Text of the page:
It saddens me to announce that due to a recent decline in my health, I am not longer able to keep a public schedule at this time. Unfortunately, talks and retreats that are currently scheduled must now be canceled. Please email: franciscanfriarsnyc@gmail.com with any questions. I continue to be grateful for all the prayers and support and certainly extend my prayers and blessings to you all.

 May Christ and His Holy Mother Bless you!

 – Fr. Andrew

Thursday, November 2, 2017


I was 17 years old when I first encountered death.  My grandmother died one night peacefully in her sleep at the age of 84 with a set of rosary beads next to her bed, which she most likely prayed before slipping away into eternity.  A simple woman, she lived on a farm her entire life.  She bore three children, including my mother, and had spent her whole life working hard, going to church, and seeking to unite a family that, as time went on, appeared prone to division. 

That morning my sister and I had gone to school like we did every morning.   My mother walked across the street to my grandmother’s farm to make sure she had made it downstairs for breakfast.  Even though my grandmother was declining both physically and mentally, she had lost none of her willpower.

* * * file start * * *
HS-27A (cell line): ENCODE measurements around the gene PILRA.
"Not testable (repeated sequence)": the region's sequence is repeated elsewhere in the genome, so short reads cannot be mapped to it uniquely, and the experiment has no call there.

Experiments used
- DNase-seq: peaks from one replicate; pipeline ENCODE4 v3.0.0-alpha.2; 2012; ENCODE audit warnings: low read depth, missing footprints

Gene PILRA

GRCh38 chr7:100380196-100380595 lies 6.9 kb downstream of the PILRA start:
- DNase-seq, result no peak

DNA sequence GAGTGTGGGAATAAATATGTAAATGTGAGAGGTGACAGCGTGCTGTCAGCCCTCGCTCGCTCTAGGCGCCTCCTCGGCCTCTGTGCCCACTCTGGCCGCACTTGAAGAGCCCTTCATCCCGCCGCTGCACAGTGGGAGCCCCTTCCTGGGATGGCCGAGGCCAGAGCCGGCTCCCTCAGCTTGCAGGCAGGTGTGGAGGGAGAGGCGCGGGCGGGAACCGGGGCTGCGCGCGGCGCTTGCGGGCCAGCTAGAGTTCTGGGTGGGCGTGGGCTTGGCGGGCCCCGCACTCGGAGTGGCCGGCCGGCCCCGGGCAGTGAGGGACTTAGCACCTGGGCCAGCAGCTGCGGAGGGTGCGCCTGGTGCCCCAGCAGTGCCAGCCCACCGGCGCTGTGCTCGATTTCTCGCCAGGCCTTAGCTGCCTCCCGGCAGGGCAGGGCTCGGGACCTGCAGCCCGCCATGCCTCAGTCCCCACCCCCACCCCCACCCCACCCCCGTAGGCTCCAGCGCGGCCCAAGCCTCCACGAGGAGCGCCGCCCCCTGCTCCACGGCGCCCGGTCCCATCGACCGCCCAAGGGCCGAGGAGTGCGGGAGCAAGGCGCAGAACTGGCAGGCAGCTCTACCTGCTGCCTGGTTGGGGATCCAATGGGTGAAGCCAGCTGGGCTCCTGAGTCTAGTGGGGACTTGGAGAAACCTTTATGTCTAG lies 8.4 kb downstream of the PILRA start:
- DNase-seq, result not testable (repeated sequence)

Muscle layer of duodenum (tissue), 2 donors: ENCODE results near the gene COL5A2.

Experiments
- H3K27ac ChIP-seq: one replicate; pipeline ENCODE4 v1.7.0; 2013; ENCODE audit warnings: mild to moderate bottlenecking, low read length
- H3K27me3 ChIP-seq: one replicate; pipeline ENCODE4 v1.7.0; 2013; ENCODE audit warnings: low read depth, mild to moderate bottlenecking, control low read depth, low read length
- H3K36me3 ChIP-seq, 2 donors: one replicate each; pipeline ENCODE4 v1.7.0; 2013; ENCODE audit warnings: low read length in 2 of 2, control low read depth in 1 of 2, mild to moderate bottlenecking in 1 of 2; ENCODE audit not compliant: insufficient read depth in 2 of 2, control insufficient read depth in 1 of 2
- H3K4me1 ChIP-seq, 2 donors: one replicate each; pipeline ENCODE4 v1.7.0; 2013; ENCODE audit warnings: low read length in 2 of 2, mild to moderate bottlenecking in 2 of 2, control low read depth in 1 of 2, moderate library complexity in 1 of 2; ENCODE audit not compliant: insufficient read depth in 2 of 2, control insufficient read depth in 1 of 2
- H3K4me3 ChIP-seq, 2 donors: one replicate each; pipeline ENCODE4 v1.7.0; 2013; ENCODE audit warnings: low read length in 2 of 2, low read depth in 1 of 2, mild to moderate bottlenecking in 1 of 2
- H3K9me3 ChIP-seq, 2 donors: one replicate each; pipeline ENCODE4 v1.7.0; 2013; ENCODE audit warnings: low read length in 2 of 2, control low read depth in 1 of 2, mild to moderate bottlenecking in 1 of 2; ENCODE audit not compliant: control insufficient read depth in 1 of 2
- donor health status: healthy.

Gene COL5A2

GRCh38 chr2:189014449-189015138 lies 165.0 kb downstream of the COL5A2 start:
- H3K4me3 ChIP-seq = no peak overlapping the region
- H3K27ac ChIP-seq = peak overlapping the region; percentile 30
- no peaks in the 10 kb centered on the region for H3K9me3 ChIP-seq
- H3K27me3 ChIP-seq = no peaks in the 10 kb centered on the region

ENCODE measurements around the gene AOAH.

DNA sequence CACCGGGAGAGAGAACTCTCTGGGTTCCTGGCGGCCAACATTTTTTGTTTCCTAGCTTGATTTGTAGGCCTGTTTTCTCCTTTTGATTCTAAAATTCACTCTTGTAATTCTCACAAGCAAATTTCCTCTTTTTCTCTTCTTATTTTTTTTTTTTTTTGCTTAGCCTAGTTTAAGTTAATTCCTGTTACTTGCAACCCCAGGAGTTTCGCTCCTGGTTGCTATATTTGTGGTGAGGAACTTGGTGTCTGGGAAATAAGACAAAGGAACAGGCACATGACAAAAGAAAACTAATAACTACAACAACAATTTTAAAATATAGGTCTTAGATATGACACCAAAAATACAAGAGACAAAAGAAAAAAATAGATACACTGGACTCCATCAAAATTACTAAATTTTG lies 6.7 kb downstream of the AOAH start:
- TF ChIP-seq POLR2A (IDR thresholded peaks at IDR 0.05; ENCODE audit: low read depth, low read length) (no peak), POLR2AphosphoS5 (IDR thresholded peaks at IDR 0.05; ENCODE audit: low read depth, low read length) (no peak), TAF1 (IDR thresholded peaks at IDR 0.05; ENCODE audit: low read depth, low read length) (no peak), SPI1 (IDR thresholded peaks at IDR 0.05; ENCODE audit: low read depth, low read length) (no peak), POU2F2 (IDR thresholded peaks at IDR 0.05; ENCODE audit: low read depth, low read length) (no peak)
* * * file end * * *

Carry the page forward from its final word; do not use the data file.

When my mother walked into her house that morning, she immediately knew that something was wrong.  My grandmother was not downstairs sitting in her rocking chair eating her breakfast as usual, and there was no sound of her anywhere throughout the house.  My mother imagined the worst, that she had fallen down the stairs or in the bathroom and was lying unconscious.  But my mom did not find her by the stairs or in the bathroom.  She finally looked in her room and there was my grandmother, lying on her back, hands folded, appearing to be in a very deep sleep.  In fact, my mother thought that she was still sleeping until she moved closer and realized that she was not breathing.  My grandmother had died during the night.